- Gather and preserve documents that may be useful in showing the district failed to bargain. For example, save copies of the district’s initial re-opening plan, any letters or emails from the administration to staff or the community regarding the district’s plan, and any other documents indicating the district created its plan without first negotiating with the local association. All of this may be evidence used during the grievance process, including at arbitration, where applicable.
Although many CBAs share similarities, each is unique and must be analyzed and interpreted according to its terms and the practices that have grown up around it. Staff and leaders who have questions about the CBA they are dealing with should call CEA Legal to speak with the Officer of the Day.
2. Should we bargain during this pandemic?
Absolutely. Many local associations may have collective bargaining agreements (CBAs) that will be expiring in the coming months and those contracts need to be renegotiated. Where CBAs are not set to expire, locals may need to bargain memoranda of agreement or understanding that address the impact of COVID-19 on terms and conditions of employment resulting from school closures, new operating structures, revised school calendars, mutable job duties, and frontline work assignments.
3. If our contract is set to expire, should we try to negotiate a full successor agreement or look to extend the current CBA?
The reality is that bargaining a comprehensive multi-year agreement may prove difficult during this period of tremendous uncertainty, and, for most locals, a short extension to the current CBA may make the most practical sense. An extension to a current agreement should include step increases and column (lane) movement and it may include a cost-of- living or across-the-board increase. It should, at least, preserve the status quo on benefits, but may also make amendments necessary to ensure that benefit eligibility and accrual continue despite disruption. It may provide members with reimbursement for technology associated with working remotely. It may also spell out the process for negotiating MOUs to address rapidly changing terms and conditions. It should address the health and safety issues of frontline workers.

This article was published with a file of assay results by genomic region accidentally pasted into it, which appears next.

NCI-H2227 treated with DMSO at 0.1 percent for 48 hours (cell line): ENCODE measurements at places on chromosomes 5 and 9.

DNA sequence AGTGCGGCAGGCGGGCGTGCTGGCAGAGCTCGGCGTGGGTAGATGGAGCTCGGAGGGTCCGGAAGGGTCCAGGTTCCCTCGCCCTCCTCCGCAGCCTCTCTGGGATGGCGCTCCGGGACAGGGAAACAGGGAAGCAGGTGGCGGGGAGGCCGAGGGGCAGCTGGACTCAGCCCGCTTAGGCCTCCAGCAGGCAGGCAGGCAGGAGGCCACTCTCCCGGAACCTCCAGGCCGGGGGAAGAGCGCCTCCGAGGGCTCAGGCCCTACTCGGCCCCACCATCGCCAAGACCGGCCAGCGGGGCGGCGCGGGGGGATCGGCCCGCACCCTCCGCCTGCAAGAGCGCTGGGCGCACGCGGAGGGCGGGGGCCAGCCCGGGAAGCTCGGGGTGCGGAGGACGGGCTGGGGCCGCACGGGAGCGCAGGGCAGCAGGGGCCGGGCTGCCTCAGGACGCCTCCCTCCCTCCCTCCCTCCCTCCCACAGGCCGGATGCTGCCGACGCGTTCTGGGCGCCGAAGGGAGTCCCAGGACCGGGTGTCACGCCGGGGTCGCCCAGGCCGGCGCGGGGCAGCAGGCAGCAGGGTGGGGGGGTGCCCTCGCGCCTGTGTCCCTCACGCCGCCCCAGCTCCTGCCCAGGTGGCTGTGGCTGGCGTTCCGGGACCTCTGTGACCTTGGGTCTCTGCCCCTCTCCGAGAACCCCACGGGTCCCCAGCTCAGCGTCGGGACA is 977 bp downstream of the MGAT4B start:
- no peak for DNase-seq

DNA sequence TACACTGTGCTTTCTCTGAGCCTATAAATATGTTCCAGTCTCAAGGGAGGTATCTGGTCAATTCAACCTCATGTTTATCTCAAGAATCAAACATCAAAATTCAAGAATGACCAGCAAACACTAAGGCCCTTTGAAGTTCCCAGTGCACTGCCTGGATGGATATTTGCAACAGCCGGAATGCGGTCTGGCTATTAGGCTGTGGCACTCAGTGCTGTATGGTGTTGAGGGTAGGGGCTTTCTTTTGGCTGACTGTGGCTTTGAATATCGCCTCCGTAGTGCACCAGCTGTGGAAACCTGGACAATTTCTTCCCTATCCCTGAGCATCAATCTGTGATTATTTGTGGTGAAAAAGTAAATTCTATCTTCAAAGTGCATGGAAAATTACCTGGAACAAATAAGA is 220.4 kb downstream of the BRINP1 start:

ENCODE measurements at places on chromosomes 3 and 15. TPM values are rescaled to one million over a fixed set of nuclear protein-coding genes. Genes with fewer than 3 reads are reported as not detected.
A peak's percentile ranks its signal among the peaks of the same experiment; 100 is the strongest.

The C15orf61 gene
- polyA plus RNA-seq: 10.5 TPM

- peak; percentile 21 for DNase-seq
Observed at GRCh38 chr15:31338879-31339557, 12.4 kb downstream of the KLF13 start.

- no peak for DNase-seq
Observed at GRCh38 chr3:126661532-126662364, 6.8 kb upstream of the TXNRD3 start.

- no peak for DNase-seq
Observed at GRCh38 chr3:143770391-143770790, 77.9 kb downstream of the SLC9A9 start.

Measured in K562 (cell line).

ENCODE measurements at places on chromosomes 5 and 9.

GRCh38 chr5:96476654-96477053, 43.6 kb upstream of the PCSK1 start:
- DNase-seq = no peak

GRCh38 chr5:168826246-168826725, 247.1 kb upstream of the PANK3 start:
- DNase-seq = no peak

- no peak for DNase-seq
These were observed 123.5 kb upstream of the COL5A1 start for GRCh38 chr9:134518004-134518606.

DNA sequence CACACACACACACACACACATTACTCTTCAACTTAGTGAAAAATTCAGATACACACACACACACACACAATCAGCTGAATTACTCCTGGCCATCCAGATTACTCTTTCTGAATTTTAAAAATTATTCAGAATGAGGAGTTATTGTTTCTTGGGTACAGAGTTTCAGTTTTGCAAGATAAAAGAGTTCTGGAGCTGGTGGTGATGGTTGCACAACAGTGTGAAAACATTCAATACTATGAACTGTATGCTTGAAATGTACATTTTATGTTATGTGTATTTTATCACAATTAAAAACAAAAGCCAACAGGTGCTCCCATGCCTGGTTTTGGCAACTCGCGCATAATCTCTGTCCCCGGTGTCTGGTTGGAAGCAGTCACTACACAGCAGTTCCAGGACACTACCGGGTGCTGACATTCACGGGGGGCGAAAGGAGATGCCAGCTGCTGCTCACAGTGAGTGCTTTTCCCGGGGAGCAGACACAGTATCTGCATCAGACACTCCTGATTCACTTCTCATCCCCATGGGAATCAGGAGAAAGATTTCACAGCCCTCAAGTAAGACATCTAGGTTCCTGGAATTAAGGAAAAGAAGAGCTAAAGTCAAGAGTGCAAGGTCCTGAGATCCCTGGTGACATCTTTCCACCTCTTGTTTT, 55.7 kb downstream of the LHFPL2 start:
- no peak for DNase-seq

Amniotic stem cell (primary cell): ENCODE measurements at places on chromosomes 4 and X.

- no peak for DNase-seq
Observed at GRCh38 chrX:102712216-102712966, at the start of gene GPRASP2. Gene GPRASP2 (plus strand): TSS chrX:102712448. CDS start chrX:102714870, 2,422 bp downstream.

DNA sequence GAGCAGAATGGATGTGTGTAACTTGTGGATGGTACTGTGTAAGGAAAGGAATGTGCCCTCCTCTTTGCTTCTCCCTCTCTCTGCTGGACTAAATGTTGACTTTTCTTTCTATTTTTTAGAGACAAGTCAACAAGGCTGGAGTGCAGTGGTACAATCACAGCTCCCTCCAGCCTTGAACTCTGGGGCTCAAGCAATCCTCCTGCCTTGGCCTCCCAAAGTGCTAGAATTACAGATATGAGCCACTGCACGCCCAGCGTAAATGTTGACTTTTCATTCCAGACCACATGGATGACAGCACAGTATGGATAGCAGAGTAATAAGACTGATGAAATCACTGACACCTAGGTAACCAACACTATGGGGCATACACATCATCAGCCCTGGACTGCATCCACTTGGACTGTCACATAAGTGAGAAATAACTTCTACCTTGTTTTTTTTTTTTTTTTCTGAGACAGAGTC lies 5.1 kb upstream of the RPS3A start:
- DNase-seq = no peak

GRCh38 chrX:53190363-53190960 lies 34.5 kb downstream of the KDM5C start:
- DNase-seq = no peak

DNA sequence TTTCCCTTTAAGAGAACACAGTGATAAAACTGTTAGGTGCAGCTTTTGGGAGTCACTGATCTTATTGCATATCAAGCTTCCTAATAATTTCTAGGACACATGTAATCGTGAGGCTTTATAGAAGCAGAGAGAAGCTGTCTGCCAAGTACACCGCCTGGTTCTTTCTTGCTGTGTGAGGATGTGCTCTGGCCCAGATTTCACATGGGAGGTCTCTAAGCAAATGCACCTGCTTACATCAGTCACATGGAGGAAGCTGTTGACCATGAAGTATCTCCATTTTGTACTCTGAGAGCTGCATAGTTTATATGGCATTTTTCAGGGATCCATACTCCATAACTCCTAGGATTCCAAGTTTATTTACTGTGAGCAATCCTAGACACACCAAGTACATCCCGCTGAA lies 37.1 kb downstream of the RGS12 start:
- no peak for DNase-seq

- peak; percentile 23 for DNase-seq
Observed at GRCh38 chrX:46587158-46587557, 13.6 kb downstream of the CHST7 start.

4. How do we conduct our ratification vote?
In-person voting is not an option in many locations. Mail voting requires home addresses, stamps, envelopes, and ballots. Electronic voting requires a platform for conducting the vote and member connectivity and access. Electronic voting on the members’ only section of an affiliate’s website and commercial vendors are viable options. Other options, such as voting by text or using an online survey tool are discouraged. If absolutely necessary, the employer’s email system can be used to share voting information and administer the vote.
5. How do we ratify an agreement if the local’s constitution and bylaws (CBL) require in-person voting?
The challenged posed here is if an affiliate’s CBL requires in-person voting, then it would require in-person voting to change the CBL to allow for voting by electronic ballot. The reality is we may need to alter, at least temporarily, the way we vote and be prepared to make the case that adjustments were reasonable, necessary, and made in good faith.
6. Do members need to ratify COVID-19 related MOUs?
Typically, an MOU/MOA does not require ratification unless it covers clearly mandatory subjects of bargaining. Real time decisions are being made under an expanding scope and use of impact bargaining, which typically does not require a ratification vote to execute an agreement. Members should be kept up to date on any bargaining between the employer and the association and MOUs, whether ratified or not, need to be fully explained to members.